Ukraine and Navalny's allies share 'common enemy', says Kremlin foe
By Max Hunder
KYIV, June 9 (Reuters) - Top Kremlin critic Alexei Navalny will remain in prison as long as Vladimir Putin is in power and Russia's opposition and Ukraine share a "common enemy" in the Russian president, one of Navalny's top lieutenants said.
Ivan Zhdanov, a close ally of Putin's pre-eminent domestic critic, spoke in an interview in Kyiv. He said he had come to Ukraine to see for himself the impact of Moscow's invasion and to be able to report a true picture back to Russians.
"Putin is a common enemy for us, and we have already been fighting against him for many years," Zhdanov, head of Navalny's embattled Anti-Corruption Foundation, told Reuters on a central square in the Ukrainian capital.
He said Navalny's team were interested in striking up a dialogue with the Ukrainian government.
Navalny, already serving a jail term of two and half years, received a new nine-year sentence in March for fraud and contempt of court. He said last week he had been charged in a new criminal case and could face up to 15 more years in prison.
Zhdanov delivered a bleak assessment of Navalny's chances of being released, linking his lengthening jail sentence and new charge to the Russian invasion.
"He will stay in prison as long as Putin is in power, as long as Putin's circle is in power," he said.
"If Navalny was free right now..., he would be saying all the time that this war must be stopped immediately. Does Putin need such a person right now?"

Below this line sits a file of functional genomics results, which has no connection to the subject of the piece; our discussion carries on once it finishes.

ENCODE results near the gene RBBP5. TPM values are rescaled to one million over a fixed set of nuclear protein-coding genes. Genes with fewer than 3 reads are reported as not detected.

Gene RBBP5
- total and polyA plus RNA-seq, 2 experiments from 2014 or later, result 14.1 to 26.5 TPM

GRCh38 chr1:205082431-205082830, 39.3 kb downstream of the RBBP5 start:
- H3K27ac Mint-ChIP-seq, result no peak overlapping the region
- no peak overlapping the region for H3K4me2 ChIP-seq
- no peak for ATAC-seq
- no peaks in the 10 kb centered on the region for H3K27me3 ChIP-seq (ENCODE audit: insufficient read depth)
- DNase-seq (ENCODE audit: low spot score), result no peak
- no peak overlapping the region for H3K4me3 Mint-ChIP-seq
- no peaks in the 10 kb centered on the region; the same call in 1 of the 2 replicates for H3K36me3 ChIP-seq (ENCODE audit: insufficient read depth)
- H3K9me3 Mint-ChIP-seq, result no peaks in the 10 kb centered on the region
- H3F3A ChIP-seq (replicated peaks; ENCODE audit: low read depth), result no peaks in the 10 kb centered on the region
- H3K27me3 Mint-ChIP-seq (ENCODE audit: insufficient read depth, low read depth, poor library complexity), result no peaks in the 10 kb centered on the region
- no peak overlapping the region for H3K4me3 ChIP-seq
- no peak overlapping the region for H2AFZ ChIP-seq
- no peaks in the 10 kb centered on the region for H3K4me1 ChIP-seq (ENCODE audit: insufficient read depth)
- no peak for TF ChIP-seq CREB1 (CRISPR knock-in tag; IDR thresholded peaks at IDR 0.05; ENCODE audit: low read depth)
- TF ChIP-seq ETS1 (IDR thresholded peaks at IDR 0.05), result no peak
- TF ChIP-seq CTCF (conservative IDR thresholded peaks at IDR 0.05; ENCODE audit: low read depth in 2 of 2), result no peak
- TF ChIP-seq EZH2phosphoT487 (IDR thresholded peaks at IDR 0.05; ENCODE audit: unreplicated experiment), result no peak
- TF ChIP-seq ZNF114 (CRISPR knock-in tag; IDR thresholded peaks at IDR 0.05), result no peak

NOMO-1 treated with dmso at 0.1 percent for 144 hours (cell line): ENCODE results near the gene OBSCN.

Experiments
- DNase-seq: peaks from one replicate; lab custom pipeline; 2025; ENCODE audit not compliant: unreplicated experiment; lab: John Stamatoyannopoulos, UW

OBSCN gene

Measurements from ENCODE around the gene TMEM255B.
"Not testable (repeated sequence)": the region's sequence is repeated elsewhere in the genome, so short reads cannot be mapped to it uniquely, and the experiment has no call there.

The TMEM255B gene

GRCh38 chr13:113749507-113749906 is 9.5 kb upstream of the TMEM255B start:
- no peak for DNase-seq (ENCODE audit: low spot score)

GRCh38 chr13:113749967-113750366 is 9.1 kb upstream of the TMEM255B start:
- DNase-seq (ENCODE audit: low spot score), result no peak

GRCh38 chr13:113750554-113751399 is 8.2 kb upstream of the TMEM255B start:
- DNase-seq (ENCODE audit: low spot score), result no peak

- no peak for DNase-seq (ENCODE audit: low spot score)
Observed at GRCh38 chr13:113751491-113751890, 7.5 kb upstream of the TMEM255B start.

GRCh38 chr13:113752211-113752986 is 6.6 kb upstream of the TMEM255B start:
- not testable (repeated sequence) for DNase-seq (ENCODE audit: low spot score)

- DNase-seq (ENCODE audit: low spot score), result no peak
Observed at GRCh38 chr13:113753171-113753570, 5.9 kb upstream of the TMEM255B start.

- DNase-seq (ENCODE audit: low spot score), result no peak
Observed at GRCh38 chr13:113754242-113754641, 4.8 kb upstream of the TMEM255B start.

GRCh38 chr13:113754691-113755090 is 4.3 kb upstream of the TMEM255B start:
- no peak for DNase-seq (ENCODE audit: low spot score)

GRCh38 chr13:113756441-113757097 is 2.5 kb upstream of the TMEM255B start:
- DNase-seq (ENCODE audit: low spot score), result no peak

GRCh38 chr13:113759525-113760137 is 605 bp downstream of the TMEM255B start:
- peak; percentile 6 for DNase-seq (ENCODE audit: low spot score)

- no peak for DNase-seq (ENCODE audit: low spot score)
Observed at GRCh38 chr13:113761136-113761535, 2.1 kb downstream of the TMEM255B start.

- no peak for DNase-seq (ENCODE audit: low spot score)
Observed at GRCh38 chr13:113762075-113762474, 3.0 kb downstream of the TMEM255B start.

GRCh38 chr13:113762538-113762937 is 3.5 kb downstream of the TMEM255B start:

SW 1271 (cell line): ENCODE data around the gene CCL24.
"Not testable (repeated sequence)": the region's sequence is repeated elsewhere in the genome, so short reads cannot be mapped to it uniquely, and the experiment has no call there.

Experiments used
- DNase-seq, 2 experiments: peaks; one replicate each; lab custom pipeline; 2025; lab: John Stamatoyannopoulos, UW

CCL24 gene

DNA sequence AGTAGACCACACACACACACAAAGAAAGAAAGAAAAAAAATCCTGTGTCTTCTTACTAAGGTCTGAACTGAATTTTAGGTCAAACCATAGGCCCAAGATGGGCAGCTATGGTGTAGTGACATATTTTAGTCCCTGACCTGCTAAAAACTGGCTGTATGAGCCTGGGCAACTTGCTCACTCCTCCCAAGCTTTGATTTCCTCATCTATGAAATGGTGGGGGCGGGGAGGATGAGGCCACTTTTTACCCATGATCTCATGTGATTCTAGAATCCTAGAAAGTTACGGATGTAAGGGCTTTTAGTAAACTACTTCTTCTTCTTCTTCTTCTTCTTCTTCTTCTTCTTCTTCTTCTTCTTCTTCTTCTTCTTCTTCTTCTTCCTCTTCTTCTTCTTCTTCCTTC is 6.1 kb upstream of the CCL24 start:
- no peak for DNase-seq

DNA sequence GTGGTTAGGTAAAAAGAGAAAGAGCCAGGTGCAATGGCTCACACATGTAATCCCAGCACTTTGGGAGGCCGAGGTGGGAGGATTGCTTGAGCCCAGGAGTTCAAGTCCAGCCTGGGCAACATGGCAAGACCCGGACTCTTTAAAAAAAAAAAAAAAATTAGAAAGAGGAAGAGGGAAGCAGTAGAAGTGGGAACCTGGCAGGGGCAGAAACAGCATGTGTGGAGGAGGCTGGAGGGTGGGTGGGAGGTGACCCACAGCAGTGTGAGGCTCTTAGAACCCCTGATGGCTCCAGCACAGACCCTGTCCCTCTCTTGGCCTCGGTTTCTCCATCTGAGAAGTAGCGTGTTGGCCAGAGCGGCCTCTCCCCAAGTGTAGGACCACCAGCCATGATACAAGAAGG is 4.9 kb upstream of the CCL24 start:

Despite the huge stakes of the war in Ukraine and the Kremlin's spiralling confrontation with the West, Putin looks politically unassailable at home for now. The Kremlin leader, in power since the turn of the century, turns 70 this October.
Zhdanov, 33, left Russia last year during a sweeping Kremlin crackdown on associates of Navalny, whose nationwide political network was declared extremist and banned.
Zhdanov heads Navalny's exiled Anti-Corruption Foundation, which continues to produce YouTube investigations about alleged graft in Russia and helped Western governments compile sanctions lists of individuals associated with the Kremlin.
"There is no court right now, but the sanctions mechanism is a mechanism for accountability," said Zhdanov, who is now based in the Lithuanian capital Vilnius.
Despite his bleak outlook, Zhdanov dismissed as "absolutely untrue" polling figures from March suggesting that 81% of Russians support the actions in Ukraine.
He said a huge portion of Russians simply fear answering the polls honestly: "In fact, the figures are much lower."
Zhdanov estimated that around 25-30% of people actively support the war, while 40-50% avoid taking a strong position. More than 20% are clearly opposed, he said.
The Kremlin says it is carrying out a "special military operation" in Ukraine to rid it of threats to Russian security. Ukraine and its Western supporters call it an unprovoked war to grab territory.
"Russia will be carrying the cost of this war for many decades. Reputationally, financially, and in lots of other ways," Zhdanov said.
He said he believed that Russia's actions in Ukraine constituted genocide, citing allegations of Russian war crimes in formerly occupied towns near Kyiv. Moscow denies the allegations and has accused Ukraine of staging a "provocation".
"In Bucha, people didn't die from artillery or mortar fire. People died there after they were arrested in the street, tied up, interrogated, and then taken to be shot. How is that not genocide?" said Zhdanov.
(Reporting by Max Hunder
Writing by Tom Balmforth
Editing by Mark Heinrich)